WESTERN NEW YORK - ( release )Western New York Representatives Kathy Hochul (NY-26), Brian Higgins (NY-27), and Louise Slaughter (NY-28) sent a letter to the Office of Management and Budget asking the agency to expedite their timeline for rulemaking associated with pilot fatigue.
The Department of Transportation is currently projecting
"The families of the victims of Continental Flight 3407 have already waited over two and a half years to see their hard work passed into law and every day more we make them wait is not only an insult to those who perished on that February night, but also to every passenger who steps on a plane each and every day," said Congresswoman Hochul. "This is my second inquiry in as many weeks to see what has delayed the implementation of the landmark legislation that will protect our passengers, yet I have received no response. I, and the people I represent, specifically the Flight 3407 families, demand to know when will the traveling public fly safer skies?"
"For two decades the federal government has listed pilot fatigue as a problem, and dozens of families, including those linked to Flight 3407, have paid a monumental price for our Nation's failure to address this issue in a timely manner," said Congressman Higgins. "The American flying public deserves better. They deserve expeditious actions and serious attention to ensure the person sitting in the cockpit when they board that plane is adequately trained, prepared and rested."
"I'm outraged that we're encountering yet another delay," said Slaughter. "We know what needs to be done - there must be a database of pilot records, we must do more to fight pilot fatigue and we must improve pilot training. These reforms are too important for any further delay. Here in Western New York we know the cost of turning a blind eye to flight safety. Reducing pilot fatigue is a priority for the flying public and needs to be a priority."
A full copy of the letter sent by Hochul, Higgins, and Slaughter can be found here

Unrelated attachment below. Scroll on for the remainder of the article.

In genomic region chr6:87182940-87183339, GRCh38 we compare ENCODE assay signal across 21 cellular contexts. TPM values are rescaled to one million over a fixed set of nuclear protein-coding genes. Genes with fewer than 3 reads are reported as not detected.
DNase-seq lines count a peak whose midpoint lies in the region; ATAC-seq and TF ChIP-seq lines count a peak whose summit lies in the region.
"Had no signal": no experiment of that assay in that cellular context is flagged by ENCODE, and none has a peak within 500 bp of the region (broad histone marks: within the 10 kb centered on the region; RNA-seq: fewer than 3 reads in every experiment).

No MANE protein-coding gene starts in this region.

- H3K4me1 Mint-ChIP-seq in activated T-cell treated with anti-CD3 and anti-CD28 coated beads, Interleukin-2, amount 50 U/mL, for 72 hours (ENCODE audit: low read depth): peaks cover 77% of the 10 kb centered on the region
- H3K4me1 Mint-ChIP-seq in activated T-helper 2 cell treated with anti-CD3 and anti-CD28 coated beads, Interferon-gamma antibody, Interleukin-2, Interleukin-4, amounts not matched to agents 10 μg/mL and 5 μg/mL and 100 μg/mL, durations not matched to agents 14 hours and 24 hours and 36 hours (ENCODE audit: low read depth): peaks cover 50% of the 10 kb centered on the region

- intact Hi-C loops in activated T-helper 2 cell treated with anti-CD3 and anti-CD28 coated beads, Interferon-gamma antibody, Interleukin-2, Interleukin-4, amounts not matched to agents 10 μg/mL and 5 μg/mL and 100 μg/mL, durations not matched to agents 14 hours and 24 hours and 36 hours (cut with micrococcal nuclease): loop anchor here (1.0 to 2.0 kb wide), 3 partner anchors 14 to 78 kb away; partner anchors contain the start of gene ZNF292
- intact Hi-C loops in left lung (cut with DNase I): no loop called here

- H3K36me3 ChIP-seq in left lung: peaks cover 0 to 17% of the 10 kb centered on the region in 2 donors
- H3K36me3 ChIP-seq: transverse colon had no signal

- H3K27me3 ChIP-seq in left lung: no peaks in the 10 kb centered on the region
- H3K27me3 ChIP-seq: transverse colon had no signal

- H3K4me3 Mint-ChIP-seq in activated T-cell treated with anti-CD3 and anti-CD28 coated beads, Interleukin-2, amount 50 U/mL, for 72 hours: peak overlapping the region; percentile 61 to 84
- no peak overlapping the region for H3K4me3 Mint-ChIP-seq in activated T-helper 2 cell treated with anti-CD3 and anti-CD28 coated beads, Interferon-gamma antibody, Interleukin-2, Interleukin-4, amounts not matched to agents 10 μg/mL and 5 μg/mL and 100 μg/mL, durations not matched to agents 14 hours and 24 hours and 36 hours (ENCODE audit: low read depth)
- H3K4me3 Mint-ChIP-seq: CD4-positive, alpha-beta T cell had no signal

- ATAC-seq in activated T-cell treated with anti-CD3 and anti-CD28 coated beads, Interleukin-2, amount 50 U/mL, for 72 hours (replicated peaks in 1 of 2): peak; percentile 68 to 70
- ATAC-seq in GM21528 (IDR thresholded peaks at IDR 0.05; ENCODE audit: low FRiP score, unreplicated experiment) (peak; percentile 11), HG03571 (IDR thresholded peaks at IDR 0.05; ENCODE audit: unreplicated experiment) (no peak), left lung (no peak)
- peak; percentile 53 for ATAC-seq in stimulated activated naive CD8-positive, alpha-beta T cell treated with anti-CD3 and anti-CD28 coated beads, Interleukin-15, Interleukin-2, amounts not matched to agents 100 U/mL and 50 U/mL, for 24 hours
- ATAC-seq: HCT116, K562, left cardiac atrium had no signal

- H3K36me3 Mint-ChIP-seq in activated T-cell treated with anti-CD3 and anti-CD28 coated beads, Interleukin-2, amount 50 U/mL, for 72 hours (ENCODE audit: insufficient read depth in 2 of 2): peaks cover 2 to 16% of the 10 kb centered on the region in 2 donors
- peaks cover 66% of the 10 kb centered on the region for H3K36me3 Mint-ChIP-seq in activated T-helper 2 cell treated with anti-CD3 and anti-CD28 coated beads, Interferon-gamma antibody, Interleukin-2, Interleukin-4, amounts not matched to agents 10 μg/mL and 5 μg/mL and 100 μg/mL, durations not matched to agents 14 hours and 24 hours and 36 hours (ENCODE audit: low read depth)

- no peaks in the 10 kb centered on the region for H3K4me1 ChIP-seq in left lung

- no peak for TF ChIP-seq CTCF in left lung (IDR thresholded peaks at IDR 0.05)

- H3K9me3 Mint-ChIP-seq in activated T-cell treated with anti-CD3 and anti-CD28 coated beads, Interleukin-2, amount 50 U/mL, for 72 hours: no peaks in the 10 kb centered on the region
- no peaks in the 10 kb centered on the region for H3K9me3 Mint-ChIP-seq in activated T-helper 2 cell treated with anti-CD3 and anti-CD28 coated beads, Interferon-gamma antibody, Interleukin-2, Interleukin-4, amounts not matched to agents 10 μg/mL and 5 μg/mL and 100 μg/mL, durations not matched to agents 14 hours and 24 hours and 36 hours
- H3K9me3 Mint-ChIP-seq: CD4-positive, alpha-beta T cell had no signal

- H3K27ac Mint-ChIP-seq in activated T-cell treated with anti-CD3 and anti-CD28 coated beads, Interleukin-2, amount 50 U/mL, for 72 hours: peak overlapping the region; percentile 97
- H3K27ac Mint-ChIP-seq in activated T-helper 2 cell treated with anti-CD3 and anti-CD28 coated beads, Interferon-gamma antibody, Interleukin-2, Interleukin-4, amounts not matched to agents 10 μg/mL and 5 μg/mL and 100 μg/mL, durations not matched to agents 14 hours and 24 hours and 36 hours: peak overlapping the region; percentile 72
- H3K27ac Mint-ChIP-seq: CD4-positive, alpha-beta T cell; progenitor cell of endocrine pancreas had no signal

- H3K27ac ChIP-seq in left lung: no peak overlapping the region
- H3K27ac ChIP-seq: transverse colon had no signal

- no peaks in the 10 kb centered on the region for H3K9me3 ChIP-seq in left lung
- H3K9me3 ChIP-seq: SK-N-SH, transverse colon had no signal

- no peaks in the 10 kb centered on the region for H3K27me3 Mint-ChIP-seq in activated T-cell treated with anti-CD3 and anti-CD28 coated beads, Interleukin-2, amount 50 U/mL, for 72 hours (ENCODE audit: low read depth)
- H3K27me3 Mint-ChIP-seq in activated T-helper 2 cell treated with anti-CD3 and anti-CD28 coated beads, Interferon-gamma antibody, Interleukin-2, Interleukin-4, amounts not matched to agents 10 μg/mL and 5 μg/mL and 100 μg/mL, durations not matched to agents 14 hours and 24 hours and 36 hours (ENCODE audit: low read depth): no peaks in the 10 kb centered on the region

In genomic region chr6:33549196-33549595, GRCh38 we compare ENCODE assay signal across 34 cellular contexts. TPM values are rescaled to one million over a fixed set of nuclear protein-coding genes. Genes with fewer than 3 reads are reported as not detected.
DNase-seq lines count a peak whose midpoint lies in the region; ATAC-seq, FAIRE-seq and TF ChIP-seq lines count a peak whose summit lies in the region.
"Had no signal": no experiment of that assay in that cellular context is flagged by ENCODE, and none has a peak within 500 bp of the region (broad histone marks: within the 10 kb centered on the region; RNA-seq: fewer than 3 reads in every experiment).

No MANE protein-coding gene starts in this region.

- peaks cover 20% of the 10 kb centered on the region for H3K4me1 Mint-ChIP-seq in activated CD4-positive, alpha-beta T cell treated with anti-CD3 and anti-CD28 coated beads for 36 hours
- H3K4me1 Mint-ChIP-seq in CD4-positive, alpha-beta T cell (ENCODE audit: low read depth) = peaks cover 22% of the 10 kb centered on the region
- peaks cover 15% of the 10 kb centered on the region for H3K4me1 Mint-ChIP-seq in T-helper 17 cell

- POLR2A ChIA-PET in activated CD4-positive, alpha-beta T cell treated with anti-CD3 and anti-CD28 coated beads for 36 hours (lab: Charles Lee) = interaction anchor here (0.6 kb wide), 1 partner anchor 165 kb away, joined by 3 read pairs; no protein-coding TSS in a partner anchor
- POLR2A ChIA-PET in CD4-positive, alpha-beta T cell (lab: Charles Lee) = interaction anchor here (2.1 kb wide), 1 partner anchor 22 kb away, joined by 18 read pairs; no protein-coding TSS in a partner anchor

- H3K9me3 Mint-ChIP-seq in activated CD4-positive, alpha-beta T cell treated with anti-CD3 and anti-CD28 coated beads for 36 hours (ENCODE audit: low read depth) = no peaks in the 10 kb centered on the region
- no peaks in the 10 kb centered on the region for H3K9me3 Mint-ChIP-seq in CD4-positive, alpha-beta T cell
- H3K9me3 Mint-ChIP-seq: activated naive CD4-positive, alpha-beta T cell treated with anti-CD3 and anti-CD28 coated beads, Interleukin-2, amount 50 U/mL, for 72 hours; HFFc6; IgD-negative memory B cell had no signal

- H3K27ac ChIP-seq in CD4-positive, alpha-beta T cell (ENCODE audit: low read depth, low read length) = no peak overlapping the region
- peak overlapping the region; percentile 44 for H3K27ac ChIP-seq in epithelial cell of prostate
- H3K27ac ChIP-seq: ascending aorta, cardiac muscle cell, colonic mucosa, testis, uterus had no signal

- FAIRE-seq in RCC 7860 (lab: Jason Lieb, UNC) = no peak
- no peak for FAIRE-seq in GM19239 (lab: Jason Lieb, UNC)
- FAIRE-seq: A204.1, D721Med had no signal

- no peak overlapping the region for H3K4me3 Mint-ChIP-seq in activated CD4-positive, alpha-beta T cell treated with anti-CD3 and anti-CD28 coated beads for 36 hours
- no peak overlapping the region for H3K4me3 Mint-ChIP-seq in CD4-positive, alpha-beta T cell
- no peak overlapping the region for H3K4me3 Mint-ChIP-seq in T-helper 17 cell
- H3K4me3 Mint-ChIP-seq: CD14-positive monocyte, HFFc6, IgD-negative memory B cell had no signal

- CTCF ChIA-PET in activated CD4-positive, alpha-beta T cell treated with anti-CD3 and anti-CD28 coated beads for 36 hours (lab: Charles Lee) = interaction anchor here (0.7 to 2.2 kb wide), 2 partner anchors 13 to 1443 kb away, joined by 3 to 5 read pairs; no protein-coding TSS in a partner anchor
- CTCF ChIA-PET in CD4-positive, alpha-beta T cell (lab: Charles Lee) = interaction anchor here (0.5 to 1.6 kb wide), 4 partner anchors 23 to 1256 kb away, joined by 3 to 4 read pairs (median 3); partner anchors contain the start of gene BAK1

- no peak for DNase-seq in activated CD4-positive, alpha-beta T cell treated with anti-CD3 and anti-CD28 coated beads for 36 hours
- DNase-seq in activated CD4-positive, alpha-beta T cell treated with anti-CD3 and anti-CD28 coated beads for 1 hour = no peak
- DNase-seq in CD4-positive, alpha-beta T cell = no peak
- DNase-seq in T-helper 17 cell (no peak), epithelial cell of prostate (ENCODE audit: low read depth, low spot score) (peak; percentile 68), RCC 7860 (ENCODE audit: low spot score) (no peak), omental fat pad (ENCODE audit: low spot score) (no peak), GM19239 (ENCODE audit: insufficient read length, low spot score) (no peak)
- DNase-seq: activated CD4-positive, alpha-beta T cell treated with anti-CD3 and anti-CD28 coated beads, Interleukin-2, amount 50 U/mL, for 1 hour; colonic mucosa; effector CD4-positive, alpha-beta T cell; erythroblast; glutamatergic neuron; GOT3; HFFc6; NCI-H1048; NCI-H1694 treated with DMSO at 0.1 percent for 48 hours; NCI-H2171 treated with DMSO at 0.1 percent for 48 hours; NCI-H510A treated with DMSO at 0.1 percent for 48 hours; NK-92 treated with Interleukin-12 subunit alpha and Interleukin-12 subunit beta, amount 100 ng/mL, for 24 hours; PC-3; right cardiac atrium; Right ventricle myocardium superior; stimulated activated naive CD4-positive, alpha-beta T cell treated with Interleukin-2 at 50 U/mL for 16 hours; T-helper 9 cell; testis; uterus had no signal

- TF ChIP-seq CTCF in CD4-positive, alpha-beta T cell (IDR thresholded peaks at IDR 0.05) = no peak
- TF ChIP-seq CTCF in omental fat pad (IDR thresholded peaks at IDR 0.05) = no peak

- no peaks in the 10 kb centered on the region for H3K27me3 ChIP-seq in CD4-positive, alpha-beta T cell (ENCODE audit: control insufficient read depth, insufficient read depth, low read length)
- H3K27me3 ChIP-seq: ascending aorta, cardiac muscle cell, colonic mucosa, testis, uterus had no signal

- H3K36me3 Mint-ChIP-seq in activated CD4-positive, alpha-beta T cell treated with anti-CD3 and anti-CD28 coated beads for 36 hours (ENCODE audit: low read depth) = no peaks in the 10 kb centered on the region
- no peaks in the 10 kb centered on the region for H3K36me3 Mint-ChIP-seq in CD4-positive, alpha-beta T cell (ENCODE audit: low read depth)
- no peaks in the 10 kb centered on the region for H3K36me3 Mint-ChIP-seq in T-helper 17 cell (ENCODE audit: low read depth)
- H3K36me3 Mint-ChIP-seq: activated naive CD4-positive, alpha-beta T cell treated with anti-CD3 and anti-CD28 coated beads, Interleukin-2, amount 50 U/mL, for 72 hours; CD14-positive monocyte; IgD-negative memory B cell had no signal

August 19th was first recognized as National Aviation Day by President Franklin Roosevelt in 1939. The observation coincides with the birthday of flying pioneer Orville Wright.
On National Aviation Day, U.S. Senator Charles E. Schumer released the following statement on the need for federal agencies to quickly implement pilot fatigue rules to prevent another tragedy like the Continental Flight 3407 crash:
"We can't afford to wait any longer for these regulations that could save lives and prevent future tragedies. Let National Aviation Day serve as an important reminder that we need to implement tough rules that prevent pilot fatigue as quickly as possible. We should honor the memory of the Flight 3407 victims by making our skies as safe as they can be." – U.S. Senator Charles E. Schumer
On August 1st, the one year anniversary of the passage of landmark legislation to improve air safety after the Continental Air Flight 3407 crash, U.S. Senator Charles E. Schumer called on the FAA to finalize strong pilot fatigue regulations that are required by law as quickly as possible. The Airline Safety and Federal Aviation Extension Act of 2010 requires the FAA to issue a final rule on pilot fatigue no later than one year after passage but the rule has not been published. In a personal letter to Administrator Babbitt, Schumer argued that finalizing a strong fatigue rule is critical to our aviation safety and will help keep overworked and overtired pilots out of the cockpit. In addition to the overdue fatigue regulations, rules on flight crewmember mentoring as well as stall and upset recovery, stick pusher and weather event training are also behind schedule. By implementing these rules as quickly as possible, we can make sure that our planes are filled with qualified and alert air crews.